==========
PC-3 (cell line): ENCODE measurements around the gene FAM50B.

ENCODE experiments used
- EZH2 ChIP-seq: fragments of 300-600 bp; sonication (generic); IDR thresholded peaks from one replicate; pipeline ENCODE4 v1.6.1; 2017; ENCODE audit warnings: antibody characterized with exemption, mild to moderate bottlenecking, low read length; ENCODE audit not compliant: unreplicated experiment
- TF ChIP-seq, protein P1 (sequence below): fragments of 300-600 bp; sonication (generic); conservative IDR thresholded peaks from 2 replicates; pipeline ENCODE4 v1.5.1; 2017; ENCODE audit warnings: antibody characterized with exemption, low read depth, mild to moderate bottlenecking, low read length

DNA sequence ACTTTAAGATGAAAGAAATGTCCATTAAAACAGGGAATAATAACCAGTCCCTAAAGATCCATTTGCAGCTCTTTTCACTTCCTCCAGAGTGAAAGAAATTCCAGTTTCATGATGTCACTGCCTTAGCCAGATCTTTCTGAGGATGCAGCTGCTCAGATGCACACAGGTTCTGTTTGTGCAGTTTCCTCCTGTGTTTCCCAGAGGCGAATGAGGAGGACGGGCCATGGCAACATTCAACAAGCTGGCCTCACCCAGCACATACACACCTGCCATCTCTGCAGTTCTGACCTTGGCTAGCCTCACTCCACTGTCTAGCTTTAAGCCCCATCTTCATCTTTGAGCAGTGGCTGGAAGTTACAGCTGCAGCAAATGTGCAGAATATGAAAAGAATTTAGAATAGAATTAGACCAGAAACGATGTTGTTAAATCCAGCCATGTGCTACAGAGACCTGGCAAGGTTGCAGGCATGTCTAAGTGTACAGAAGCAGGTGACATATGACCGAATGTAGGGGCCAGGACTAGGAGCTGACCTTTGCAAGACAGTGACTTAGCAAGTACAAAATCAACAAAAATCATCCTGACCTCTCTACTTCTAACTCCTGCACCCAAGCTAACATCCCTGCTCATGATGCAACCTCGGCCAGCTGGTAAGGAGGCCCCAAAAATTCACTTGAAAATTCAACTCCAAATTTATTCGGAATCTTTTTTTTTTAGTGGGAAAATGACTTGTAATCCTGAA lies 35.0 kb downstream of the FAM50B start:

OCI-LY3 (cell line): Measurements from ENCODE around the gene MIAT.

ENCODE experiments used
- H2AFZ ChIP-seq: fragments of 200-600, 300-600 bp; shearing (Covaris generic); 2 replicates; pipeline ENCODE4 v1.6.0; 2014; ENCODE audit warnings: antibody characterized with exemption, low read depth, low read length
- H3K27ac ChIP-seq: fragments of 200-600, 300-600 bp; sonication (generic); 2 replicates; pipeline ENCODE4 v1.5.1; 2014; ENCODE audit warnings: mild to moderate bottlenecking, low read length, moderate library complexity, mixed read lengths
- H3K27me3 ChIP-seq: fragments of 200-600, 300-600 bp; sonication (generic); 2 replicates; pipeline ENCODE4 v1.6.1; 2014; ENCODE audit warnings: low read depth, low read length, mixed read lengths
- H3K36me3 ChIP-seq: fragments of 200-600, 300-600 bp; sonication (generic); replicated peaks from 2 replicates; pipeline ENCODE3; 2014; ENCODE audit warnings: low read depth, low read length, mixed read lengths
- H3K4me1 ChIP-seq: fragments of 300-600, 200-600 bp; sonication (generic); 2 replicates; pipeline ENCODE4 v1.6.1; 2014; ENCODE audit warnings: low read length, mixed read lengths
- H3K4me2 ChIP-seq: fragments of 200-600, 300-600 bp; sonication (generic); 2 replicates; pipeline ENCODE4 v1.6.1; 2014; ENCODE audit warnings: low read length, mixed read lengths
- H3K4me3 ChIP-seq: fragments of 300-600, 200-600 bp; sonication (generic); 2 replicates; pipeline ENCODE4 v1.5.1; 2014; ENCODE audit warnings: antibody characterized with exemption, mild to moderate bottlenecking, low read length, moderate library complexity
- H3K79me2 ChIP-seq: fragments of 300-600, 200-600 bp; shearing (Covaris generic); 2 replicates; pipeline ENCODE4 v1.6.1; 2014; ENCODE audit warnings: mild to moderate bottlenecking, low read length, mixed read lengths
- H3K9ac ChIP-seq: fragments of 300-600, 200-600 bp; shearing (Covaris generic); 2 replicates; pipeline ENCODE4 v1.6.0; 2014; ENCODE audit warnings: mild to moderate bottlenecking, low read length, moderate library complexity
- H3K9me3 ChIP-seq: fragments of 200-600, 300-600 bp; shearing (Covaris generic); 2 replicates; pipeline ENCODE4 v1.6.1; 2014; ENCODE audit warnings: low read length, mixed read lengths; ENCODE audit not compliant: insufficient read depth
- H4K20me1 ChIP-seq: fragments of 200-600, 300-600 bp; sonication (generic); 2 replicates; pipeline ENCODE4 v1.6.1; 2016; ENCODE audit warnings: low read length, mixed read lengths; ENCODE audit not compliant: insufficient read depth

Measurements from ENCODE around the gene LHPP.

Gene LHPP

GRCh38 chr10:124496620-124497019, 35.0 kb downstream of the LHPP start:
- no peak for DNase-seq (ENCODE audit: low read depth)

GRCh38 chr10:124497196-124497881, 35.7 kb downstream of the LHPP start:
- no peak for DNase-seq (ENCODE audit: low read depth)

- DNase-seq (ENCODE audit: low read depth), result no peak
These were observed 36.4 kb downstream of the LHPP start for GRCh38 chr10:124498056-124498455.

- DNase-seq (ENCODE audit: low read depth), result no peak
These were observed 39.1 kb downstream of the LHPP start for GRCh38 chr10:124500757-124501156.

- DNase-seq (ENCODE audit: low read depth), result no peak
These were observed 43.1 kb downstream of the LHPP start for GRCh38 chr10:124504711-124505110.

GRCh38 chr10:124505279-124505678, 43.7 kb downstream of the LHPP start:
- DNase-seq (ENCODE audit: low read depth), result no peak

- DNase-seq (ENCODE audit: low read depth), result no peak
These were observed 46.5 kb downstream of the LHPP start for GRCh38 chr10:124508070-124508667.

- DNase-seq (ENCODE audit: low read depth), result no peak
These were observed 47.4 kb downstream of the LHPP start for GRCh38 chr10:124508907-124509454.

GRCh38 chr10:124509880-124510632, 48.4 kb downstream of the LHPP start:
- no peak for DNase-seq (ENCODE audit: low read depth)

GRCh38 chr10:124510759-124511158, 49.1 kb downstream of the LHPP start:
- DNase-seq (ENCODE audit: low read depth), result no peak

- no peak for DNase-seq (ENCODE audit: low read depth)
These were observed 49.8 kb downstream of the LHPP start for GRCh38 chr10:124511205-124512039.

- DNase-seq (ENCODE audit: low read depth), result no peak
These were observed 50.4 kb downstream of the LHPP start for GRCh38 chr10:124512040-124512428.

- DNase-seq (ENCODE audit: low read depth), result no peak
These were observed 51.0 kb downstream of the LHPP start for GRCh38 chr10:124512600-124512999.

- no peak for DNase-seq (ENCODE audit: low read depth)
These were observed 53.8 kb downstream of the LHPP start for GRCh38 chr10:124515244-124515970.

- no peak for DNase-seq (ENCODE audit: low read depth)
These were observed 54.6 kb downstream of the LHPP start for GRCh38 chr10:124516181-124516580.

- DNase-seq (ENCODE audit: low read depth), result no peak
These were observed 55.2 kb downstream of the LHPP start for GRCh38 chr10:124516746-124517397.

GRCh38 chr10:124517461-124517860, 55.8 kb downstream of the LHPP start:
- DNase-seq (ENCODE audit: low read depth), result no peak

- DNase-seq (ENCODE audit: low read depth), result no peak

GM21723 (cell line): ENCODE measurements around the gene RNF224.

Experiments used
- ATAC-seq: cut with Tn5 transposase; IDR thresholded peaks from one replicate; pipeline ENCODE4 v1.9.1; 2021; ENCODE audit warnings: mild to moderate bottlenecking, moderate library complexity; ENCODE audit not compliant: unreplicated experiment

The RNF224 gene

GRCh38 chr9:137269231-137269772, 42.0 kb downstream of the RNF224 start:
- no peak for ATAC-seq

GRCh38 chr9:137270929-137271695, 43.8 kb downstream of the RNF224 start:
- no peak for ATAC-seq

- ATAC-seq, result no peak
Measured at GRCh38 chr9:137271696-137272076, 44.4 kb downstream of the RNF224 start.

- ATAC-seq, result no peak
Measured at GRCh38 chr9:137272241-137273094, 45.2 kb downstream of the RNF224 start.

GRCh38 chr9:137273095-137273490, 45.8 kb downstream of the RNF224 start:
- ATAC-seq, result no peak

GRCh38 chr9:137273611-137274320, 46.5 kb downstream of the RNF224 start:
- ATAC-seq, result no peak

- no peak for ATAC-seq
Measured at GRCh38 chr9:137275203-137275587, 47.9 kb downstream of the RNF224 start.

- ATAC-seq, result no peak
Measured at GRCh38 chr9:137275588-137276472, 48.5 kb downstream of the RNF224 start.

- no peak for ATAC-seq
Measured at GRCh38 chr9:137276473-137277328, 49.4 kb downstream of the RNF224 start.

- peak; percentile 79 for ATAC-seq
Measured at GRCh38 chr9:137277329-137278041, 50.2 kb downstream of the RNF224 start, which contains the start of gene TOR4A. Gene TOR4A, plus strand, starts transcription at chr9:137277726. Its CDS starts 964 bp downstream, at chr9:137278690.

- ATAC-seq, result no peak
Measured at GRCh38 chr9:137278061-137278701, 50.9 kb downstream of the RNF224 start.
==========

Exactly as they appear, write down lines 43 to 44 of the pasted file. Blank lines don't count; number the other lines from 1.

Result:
- DNase-seq (ENCODE audit: low read depth), result no peak
These were observed 50.4 kb downstream of the LHPP start for GRCh38 chr10:124512040-124512428.